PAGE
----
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Pokemon is Back and on the GO

1 min read

Pokemon Go is bringing the world together in an immersive experience that transcends the gaming world. Yet it is hard to ignore the far-reaching controversies that the app has spawned.

The newest addition to the Nintendo franchise, Pokemon Go has reportedly caused trespassing, robberies, and numerous vehicle crashes. Naturally, the game has created controversy among many of its players.

In fact, at M-A, students had interesting stories to share about their experiences with the game. Alex Oesterling, a junior, recalls an experience he and his dad had while at Santa Monica Pier. “Someone yelled, ‘Charizard! [a rare pokemon in the game]’ We sprinted up some blocks to catch it and as we ran, people were asking us what Pokemon it was, and we said, ‘Charizard.’ They all flooded into the street and the traffic guard was yelling and it was very chaotic.”

The Pokemon Go craze is not limited to a specific demographic, and has consequently become omnipresent in all forms of social media and pop culture. Often, the controversy surrounding the game arises from its players prioritizing the game above other important things. This obsession with Pokemon continues to create unsafe or peculiar situations, especially with the law.

Junior Colin Scioscia played the game for much of the summer after the app launched. Along his journey to ‘catch ‘em all’, he encountered some unusual and amusing circumstances. “One time we [Scioscia and friends] were playing Pokemon at the Stanford Mall and a cop pulled up and got out and asked, ‘What are you guys doing here at 1:30 in the morning?’ We all sort of held up our phones and said we were playing Pokemon. He said, ‘That’s what I thought. Have a good night and be safe.”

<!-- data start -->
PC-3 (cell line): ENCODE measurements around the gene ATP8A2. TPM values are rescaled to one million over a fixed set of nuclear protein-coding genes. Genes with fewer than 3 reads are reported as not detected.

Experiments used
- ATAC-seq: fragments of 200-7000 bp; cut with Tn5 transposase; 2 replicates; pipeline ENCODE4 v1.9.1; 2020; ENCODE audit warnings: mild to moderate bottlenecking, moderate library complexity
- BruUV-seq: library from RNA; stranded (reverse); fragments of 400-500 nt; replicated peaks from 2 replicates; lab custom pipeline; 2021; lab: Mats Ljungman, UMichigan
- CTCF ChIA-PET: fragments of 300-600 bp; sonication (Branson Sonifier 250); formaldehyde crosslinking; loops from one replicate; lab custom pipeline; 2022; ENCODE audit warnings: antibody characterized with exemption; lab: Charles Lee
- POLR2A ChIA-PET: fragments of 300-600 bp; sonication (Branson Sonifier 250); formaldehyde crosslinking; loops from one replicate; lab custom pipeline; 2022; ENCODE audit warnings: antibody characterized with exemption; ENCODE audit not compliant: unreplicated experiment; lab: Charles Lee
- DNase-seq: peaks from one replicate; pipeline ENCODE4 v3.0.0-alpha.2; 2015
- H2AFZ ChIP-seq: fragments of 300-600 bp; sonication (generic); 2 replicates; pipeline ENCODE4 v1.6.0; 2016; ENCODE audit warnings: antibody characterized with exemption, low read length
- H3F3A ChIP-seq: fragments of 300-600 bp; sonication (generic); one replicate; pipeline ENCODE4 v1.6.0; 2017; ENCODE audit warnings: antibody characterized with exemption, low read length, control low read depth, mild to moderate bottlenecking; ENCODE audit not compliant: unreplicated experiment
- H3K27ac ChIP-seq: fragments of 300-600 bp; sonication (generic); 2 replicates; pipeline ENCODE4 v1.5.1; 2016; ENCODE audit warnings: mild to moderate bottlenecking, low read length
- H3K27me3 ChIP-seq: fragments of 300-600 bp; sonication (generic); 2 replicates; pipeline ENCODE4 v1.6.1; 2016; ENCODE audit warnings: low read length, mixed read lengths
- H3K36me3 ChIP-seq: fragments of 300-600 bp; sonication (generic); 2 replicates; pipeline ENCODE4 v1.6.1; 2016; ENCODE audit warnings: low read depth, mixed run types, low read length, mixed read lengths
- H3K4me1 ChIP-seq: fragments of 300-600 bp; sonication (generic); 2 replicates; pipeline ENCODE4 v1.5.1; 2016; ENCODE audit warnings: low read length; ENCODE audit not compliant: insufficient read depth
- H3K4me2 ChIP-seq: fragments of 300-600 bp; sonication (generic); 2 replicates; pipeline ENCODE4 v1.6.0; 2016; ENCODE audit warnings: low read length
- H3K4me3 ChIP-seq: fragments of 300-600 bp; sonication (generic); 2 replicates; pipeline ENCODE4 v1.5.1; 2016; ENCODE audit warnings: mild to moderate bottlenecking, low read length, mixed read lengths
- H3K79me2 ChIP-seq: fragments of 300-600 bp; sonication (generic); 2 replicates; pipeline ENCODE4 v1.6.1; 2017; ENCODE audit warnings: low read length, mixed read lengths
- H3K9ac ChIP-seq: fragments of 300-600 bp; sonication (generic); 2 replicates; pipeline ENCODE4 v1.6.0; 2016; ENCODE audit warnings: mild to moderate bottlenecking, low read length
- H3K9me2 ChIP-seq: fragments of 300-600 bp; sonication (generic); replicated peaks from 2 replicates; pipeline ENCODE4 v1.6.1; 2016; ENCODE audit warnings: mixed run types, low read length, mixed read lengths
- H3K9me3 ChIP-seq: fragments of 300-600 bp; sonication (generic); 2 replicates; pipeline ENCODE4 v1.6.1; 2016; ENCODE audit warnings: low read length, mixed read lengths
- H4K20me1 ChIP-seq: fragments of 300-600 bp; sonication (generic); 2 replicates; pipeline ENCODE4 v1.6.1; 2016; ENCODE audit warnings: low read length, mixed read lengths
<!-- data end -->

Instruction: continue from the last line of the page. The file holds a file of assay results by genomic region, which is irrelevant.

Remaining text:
Scioscia’s story, while amusing and harmless in this particular case, reveals the difficulty that law enforcement might have when handling the Pokemon fad. As far as dealing with people on their phones, this is not new territory, however, at the magnitude at which the game is played, it becomes harder to enforce safety rules, like jaywalking and safe driving.

In this regard, Menlo Park has remained safe and controlled throughout the Pokemon launch, but Pokemon Go may not be the last of its kind. Built on an augmented reality platform, allowing players to see a reality that others do not, Pokemon Go may be only the beginning, as the first popular app to bring this platform to a mass audience.

So, in your quest to catch ‘em all, please be safe and cautious. Remember that there are more important things than that Pikachu that just appeared on your screen.

Andrew Tan is a senior and third-year writer for the M-A Chronicle who enjoys writing features, particularly about sports. His favorite sports to write about are football, baseball, and basketball. He is excited to work with the revamped Chronicle staff to develop and improve the paper.

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